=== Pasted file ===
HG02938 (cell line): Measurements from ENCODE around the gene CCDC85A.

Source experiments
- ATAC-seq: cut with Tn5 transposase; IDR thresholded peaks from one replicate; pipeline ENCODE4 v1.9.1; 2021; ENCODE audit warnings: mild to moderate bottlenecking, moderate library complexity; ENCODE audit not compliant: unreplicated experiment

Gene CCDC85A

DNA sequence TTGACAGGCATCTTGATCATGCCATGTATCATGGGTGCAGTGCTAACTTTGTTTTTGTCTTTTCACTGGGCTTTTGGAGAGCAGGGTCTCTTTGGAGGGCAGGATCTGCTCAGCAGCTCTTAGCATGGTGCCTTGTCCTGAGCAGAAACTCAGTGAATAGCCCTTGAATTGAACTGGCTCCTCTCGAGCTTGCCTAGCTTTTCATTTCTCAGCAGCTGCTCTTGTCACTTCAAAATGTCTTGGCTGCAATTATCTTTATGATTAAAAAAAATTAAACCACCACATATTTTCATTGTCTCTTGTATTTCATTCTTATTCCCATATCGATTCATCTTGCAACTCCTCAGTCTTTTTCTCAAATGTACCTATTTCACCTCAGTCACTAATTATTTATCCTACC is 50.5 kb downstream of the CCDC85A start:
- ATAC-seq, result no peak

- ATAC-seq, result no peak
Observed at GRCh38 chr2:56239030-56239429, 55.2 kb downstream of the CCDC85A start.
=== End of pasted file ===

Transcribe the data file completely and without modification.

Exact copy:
HG02938 (cell line): Measurements from ENCODE around the gene CCDC85A.

Source experiments
- ATAC-seq: cut with Tn5 transposase; IDR thresholded peaks from one replicate; pipeline ENCODE4 v1.9.1; 2021; ENCODE audit warnings: mild to moderate bottlenecking, moderate library complexity; ENCODE audit not compliant: unreplicated experiment

Gene CCDC85A

DNA sequence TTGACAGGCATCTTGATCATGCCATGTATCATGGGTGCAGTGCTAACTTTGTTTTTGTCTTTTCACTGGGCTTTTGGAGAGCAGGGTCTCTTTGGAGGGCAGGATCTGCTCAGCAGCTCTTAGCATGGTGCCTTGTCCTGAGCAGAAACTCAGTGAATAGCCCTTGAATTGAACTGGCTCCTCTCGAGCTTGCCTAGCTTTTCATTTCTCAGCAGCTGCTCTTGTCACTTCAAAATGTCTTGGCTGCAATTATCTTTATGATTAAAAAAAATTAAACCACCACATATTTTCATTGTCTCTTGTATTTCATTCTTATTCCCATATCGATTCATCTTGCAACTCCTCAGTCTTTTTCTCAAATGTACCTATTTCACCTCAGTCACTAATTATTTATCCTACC is 50.5 kb downstream of the CCDC85A start:
- ATAC-seq, result no peak

- ATAC-seq, result no peak
Observed at GRCh38 chr2:56239030-56239429, 55.2 kb downstream of the CCDC85A start.